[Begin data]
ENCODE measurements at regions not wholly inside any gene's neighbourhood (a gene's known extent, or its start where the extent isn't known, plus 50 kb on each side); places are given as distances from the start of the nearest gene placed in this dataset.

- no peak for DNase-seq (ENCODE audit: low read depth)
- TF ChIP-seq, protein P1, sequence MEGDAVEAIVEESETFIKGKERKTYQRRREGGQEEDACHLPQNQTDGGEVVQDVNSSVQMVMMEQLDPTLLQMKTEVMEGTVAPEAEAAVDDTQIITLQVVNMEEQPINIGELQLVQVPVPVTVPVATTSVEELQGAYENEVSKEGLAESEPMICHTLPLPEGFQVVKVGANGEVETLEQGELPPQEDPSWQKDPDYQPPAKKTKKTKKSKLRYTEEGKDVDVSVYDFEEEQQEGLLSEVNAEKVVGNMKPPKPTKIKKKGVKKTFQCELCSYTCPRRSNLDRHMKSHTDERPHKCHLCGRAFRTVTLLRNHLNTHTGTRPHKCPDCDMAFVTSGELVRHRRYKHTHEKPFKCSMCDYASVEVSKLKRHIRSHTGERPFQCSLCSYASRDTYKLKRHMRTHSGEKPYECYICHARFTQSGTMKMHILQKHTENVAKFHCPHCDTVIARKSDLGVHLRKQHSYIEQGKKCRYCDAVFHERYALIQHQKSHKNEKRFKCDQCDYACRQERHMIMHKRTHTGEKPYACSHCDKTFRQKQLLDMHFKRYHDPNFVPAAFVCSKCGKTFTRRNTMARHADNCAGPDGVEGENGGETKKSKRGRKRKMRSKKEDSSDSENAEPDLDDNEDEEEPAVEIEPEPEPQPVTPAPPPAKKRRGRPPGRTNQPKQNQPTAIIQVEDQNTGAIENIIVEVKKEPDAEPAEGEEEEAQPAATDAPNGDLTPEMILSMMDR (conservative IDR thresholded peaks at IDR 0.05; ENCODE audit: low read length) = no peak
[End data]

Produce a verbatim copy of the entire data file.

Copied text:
ENCODE measurements at regions not wholly inside any gene's neighbourhood (a gene's known extent, or its start where the extent isn't known, plus 50 kb on each side); places are given as distances from the start of the nearest gene placed in this dataset.

- no peak for DNase-seq (ENCODE audit: low read depth)
- TF ChIP-seq, protein P1, sequence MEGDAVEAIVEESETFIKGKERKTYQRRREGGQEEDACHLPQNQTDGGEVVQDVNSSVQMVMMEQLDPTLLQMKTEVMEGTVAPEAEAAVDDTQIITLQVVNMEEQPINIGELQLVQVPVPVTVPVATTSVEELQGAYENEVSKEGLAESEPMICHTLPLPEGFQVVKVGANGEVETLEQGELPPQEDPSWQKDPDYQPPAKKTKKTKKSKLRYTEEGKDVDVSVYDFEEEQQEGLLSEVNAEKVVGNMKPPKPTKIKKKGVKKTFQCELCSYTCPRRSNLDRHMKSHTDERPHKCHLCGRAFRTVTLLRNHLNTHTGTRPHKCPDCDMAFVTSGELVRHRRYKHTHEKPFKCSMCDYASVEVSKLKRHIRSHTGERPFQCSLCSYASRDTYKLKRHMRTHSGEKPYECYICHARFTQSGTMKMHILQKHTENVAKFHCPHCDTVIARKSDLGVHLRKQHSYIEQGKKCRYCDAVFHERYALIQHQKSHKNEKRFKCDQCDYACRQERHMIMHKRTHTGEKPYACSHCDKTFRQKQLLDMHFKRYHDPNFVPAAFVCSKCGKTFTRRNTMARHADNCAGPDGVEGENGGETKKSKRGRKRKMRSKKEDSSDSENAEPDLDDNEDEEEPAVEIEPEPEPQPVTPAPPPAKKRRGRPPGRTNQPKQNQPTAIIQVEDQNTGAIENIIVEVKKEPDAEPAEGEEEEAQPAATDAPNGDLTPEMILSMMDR (conservative IDR thresholded peaks at IDR 0.05; ENCODE audit: low read length) = no peak